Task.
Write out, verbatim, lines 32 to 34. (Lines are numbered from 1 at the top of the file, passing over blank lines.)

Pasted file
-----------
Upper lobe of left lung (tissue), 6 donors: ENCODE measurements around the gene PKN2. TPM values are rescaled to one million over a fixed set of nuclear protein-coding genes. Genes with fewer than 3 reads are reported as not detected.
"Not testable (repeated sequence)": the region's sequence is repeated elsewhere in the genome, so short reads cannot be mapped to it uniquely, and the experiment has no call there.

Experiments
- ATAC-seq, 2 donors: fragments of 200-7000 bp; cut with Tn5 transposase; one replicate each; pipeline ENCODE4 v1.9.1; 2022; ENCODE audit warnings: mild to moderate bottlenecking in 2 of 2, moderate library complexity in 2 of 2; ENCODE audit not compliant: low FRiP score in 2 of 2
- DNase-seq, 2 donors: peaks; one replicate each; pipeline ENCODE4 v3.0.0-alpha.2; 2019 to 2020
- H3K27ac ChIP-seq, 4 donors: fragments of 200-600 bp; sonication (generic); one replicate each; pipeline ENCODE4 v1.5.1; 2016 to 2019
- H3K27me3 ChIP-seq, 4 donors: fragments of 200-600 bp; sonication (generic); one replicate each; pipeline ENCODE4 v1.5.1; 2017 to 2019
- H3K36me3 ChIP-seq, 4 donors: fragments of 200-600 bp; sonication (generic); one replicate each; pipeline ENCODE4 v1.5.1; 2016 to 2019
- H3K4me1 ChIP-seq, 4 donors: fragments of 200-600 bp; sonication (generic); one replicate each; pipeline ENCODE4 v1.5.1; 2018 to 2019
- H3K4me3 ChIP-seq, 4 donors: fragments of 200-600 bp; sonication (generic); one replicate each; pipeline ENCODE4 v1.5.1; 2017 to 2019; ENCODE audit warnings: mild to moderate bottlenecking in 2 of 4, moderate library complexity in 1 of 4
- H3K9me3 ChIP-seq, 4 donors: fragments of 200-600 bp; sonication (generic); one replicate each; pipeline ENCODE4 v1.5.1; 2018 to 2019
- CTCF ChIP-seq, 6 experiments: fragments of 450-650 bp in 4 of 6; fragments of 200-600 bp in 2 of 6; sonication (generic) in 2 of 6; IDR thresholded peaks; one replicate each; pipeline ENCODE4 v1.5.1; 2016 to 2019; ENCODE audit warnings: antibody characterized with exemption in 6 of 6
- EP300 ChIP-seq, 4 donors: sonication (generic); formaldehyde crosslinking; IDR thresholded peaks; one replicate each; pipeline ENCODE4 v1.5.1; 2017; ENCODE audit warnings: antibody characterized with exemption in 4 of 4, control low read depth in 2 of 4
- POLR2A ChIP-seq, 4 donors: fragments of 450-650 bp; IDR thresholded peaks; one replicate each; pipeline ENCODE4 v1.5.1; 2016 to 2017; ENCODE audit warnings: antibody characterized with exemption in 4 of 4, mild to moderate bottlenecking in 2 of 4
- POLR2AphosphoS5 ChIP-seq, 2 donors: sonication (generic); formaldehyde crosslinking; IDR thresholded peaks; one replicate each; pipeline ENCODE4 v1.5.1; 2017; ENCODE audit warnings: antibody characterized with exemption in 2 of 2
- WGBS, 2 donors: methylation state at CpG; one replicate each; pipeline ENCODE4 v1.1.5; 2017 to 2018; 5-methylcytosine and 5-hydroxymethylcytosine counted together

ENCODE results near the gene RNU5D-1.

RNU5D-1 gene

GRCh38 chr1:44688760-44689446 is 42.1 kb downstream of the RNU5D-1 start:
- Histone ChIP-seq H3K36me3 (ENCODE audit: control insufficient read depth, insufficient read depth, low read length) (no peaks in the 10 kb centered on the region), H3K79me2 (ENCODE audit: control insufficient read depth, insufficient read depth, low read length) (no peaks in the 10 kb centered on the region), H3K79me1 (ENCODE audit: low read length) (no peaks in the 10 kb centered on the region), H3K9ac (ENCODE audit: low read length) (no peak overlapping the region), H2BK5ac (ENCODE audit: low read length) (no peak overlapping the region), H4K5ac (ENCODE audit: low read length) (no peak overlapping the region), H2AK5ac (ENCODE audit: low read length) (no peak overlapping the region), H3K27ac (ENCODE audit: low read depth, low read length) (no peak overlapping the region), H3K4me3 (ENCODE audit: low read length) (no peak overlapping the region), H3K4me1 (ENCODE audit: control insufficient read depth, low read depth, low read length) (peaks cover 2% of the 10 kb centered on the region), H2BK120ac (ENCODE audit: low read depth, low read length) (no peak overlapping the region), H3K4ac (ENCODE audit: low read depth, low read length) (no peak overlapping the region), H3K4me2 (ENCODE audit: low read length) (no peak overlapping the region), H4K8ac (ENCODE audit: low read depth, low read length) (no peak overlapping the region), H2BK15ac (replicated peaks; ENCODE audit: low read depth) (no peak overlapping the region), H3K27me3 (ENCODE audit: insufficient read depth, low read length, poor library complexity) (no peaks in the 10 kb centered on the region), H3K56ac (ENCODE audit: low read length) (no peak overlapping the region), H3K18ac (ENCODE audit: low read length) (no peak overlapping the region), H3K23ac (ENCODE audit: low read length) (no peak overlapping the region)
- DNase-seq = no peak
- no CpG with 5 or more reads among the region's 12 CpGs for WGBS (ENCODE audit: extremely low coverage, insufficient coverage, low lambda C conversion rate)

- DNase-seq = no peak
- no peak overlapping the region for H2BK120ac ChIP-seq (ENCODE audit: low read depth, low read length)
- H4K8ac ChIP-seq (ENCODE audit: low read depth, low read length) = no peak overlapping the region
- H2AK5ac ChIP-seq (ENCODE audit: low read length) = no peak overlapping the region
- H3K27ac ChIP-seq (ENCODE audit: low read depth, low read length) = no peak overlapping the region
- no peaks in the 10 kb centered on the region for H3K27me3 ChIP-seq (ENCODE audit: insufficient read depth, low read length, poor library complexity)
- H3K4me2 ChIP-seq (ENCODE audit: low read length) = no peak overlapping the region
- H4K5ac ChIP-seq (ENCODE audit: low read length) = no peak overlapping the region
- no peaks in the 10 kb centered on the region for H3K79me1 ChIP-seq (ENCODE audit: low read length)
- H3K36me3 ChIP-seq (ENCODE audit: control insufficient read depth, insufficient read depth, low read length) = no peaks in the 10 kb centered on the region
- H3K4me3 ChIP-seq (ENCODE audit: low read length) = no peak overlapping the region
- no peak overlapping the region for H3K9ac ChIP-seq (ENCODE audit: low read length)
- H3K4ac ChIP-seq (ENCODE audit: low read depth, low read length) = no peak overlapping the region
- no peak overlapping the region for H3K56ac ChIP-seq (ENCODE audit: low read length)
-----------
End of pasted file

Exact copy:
- H3K36me3 ChIP-seq (ENCODE audit: control insufficient read depth, insufficient read depth, low read length) = no peaks in the 10 kb centered on the region
- H3K4me3 ChIP-seq (ENCODE audit: low read length) = no peak overlapping the region
- no peak overlapping the region for H3K9ac ChIP-seq (ENCODE audit: low read length)